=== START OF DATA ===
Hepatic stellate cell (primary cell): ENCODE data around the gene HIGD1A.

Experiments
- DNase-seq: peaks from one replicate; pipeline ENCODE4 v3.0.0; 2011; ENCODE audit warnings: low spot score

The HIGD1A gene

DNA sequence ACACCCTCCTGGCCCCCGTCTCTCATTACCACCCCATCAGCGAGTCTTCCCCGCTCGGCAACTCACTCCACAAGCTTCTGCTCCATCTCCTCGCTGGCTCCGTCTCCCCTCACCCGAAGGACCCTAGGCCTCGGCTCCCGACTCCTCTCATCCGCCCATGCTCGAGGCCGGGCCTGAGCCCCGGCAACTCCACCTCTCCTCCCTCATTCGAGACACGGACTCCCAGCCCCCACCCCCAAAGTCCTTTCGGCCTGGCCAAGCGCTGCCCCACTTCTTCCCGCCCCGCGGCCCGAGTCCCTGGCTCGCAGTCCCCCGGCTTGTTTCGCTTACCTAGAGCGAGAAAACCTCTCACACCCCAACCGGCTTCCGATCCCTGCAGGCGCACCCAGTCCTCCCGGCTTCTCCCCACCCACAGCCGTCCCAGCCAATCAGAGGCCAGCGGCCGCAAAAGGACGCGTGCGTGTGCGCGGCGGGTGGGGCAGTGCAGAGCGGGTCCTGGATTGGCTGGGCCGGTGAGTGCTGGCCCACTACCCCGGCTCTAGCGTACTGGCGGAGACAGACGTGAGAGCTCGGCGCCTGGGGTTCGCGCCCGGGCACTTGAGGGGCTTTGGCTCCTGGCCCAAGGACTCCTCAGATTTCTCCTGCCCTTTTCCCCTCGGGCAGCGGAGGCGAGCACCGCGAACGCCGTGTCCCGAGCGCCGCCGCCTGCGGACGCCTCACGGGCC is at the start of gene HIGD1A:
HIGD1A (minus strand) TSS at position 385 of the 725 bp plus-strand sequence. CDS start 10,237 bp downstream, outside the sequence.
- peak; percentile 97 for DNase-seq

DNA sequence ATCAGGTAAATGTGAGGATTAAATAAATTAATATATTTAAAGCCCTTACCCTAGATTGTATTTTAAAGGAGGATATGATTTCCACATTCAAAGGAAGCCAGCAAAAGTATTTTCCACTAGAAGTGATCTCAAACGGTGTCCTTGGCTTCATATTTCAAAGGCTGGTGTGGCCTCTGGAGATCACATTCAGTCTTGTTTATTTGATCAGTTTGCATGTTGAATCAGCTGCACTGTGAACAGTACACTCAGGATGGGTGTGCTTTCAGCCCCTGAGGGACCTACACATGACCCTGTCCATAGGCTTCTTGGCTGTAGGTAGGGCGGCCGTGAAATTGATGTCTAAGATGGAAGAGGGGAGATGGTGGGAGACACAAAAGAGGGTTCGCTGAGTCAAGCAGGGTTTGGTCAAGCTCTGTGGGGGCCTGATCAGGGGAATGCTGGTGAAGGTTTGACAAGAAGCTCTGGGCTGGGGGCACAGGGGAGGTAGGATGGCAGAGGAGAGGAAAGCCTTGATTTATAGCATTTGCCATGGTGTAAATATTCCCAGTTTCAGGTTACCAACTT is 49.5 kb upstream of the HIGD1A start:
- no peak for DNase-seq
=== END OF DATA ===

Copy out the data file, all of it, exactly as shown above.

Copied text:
Hepatic stellate cell (primary cell): ENCODE data around the gene HIGD1A.

Experiments
- DNase-seq: peaks from one replicate; pipeline ENCODE4 v3.0.0; 2011; ENCODE audit warnings: low spot score

The HIGD1A gene

DNA sequence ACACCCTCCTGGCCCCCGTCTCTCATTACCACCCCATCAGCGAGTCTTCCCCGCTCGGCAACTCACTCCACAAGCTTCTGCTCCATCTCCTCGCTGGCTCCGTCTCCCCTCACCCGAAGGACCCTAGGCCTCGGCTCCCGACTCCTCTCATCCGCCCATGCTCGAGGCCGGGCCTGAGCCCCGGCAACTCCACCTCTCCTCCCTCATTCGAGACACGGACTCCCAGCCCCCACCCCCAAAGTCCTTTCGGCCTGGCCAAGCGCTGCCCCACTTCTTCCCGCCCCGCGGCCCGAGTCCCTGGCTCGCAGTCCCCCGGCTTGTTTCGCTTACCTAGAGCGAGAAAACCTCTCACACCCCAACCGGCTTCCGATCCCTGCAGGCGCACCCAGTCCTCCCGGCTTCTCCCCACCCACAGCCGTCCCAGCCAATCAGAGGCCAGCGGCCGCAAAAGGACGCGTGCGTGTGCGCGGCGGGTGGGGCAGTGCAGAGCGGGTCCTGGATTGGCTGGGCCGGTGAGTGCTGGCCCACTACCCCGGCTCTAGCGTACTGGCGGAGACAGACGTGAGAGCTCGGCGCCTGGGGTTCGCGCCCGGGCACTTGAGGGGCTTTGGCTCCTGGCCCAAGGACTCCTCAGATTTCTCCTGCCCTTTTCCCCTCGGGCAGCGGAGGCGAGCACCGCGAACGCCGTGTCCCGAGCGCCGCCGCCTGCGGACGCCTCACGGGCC is at the start of gene HIGD1A:
HIGD1A (minus strand) TSS at position 385 of the 725 bp plus-strand sequence. CDS start 10,237 bp downstream, outside the sequence.
- peak; percentile 97 for DNase-seq

DNA sequence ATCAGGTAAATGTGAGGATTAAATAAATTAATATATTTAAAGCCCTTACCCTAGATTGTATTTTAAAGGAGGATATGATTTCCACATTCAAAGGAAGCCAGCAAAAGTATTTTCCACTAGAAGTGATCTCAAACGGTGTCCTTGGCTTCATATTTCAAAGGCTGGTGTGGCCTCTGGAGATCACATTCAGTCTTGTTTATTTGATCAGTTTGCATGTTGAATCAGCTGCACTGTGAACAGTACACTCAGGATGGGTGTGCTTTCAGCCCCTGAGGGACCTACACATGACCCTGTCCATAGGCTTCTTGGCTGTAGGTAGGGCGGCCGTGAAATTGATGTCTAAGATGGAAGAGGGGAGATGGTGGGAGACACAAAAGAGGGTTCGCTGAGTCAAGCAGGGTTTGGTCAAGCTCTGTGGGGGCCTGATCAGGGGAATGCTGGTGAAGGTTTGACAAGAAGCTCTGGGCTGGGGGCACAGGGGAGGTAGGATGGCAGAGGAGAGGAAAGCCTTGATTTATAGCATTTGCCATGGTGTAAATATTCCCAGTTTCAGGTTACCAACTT is 49.5 kb upstream of the HIGD1A start:
- no peak for DNase-seq